SEATTLE — The game’s unlikely hero didn’t know he had just scored the winning goal until a teammate started shaking him.
Patrick Ianni, who had one career goal in 43 previous Major League Soccer games before Saturday, surprised his coach, teammates and 32,404 fans at Qwest Field when he controlled a header just in front of the goal and fired in a bicycle kick that propelled Seattle Sounders FC to a 2-1 win over the first-place Houston Dynamo.
With his back to the goal, however, Ianni had no idea the shot had gone in until Fredy Montero grabbed him and started the celebration.
“I had no clue,” said Ianni, whose goal in the 46th minute came off a Freddie Ljungberg corner kick that was headed down to Ianni’s feet by Jhon Kennedy Hurtado. “I looked in the goal to make sure he wasn’t joking with me or something.”
Asked if he had scored on a bicycle kick before, Ianni said, “Since I was six? No … I obviously never practice that or anything, so you just kind of try to do your best to put it on frame, and fortunately it went in.”
Ianni very likely wouldn’t have been on the field to score the game- winner if regular starting centerback Tyrone Marshall wasn’t with the Jamaican national team for the Gold Cup. And up to that point, his most notable play in the game had been a gaffe that led to a Brad Davis goal which put Houston ahead 1-0 in the 12th minute.
“I was thinking every time we got a corner that I needed to get one back for my team,” Ianni said. “It’s definitely in the back of your head for sure and you only have 90 minutes to do it, so as the game keeps going on, you start to thinking every set piece is a chance to even it up for your team.”
Sounders FC assistant coach Brian Schmetzer, previously the head coach of the USL Sounders, filled in as head coach Saturday because Sigi Schmid was at his son’s wedding in California. He was as surprised as anyone by the game-winner.
“They’re very rare, especially from Pat Ianni,” Schmetzer said with a laugh when asked about bicycle kick goals. “If you would have told me before the game that we were going to win the game on a bicycle kick, and I had to pick one of my players that was actually going to score the bicycle kick, Pat would have been like number nine.”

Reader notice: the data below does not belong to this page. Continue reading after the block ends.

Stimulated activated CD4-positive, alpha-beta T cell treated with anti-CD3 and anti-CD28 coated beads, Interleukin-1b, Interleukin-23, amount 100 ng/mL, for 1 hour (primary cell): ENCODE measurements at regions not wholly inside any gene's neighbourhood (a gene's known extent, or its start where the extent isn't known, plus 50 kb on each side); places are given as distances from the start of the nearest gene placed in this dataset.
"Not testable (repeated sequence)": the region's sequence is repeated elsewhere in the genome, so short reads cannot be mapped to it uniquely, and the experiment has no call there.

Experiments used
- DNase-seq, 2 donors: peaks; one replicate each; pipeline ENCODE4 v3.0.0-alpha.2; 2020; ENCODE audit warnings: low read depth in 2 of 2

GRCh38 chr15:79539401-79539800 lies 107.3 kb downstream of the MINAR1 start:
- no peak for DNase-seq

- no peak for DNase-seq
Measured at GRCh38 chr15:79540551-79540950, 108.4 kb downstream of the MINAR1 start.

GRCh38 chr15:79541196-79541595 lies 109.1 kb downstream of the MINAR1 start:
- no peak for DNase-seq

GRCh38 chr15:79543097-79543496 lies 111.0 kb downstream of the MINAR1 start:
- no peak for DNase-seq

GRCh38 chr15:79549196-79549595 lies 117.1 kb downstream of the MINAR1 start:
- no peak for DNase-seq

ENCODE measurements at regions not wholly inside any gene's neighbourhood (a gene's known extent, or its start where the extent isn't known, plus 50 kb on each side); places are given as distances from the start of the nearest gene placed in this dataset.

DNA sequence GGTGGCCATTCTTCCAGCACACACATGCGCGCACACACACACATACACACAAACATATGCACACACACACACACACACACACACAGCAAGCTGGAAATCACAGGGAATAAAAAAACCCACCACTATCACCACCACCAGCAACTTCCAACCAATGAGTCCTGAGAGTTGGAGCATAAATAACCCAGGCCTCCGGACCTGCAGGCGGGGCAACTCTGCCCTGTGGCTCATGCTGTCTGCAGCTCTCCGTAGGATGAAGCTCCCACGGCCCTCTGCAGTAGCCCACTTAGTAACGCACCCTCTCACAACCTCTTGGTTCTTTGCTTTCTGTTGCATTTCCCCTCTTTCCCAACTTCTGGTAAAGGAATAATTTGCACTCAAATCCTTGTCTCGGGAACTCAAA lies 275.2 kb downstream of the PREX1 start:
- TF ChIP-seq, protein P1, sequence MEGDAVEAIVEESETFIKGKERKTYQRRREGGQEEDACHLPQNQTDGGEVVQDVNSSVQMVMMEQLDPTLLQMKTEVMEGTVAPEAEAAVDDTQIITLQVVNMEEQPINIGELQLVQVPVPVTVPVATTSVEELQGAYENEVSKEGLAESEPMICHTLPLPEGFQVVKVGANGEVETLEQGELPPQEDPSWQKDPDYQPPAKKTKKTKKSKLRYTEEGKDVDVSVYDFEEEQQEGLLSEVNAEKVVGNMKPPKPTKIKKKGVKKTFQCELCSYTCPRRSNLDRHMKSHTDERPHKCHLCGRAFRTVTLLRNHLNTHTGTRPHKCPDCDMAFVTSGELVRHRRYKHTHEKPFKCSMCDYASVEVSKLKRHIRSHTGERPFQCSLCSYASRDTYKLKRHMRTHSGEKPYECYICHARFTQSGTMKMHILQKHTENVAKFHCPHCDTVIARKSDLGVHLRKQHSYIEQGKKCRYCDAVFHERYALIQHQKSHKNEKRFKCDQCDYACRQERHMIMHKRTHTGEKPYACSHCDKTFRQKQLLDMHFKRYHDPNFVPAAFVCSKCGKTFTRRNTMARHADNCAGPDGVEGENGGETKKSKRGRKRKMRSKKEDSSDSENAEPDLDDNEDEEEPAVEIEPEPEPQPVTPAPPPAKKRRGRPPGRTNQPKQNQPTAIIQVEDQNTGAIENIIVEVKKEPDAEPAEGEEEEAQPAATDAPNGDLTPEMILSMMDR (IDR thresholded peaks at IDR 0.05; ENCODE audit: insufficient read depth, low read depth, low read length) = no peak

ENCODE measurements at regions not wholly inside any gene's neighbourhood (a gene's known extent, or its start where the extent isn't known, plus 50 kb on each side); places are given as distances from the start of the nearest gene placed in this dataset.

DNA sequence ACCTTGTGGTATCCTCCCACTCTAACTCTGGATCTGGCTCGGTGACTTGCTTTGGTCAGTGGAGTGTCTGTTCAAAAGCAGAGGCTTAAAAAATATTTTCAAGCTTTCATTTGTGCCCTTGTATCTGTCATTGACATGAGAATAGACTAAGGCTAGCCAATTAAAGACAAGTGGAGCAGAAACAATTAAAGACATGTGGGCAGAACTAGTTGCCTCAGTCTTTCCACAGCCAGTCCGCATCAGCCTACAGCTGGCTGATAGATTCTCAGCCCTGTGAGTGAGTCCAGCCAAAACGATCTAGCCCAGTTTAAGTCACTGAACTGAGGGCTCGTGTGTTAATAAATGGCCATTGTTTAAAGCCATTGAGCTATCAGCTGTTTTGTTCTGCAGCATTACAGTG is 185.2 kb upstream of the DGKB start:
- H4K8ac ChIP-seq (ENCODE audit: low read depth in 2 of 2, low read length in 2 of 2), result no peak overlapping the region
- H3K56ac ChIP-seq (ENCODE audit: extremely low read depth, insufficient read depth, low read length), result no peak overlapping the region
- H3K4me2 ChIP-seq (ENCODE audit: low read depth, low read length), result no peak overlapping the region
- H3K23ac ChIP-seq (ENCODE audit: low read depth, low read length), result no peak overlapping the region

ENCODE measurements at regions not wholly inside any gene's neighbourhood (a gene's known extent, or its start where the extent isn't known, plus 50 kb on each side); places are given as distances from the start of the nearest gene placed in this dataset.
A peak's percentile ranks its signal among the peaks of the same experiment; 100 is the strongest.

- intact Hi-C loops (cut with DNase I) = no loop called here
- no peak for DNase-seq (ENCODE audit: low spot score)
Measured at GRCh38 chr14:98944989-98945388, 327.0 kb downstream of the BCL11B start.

The victory was Seattle’s first come-from-behind win, and it was Houston’s first loss when scoring first. Seattle pulled to within three points of the first-place Dynamo in the Western Conference standings.
Houston was down several starters because of injuries and national team call ups, but Seattle was also missing regular starters Brad Evans and Marshall, who were with their respective national teams, and midfielder Osvaldo Alonso, who is recovering from an injury.
“It was my first MLS head coaching victory, and then to be down 1-0 to the top team in the league and to come back and show character certainly made it even more special,” said Schmetzer.
After falling behind early, Seattle tied the score in controversial fashion on Fredy Montero’s team-leading ninth goal of the season. Montero controlled a Nate Jaqua pass with his chest, then hit a left-footed shot past Houston keeper Pat Onstad. Just as the ball crossed the goal line — or just when it was at the goal line depending on which team you ask — Houston defender Mike Chabala cleared the ball away. Assistant referee Emiliano Monje signaled that the ball was in the goal, but Houston players and coaches vehemently disagreed.
“I know for a fact it wasn’t in and I know for a fact that the linesman was out of position,” Houston coach Dominic Kinnear said. “And I know for a fact that it was the same guy that called a goal on us two years ago at Salt Lake and it wasn’t even close to a goal. So I know he’s wrong and I’m sure he’ll watch it and know he’s made a mistake, but it’s too late.”
Seattle doesn’t have another MLS game until July 25, but hosts English Premier League power Chelsea FC on Saturday at Qwest Field. Seattle and Houston face off again on July 21 at Starfire Sports Complex in Tukwila in a U.S. Open Cup semifinal.
Herald Writer John Boyle: firstname.lastname@example.org.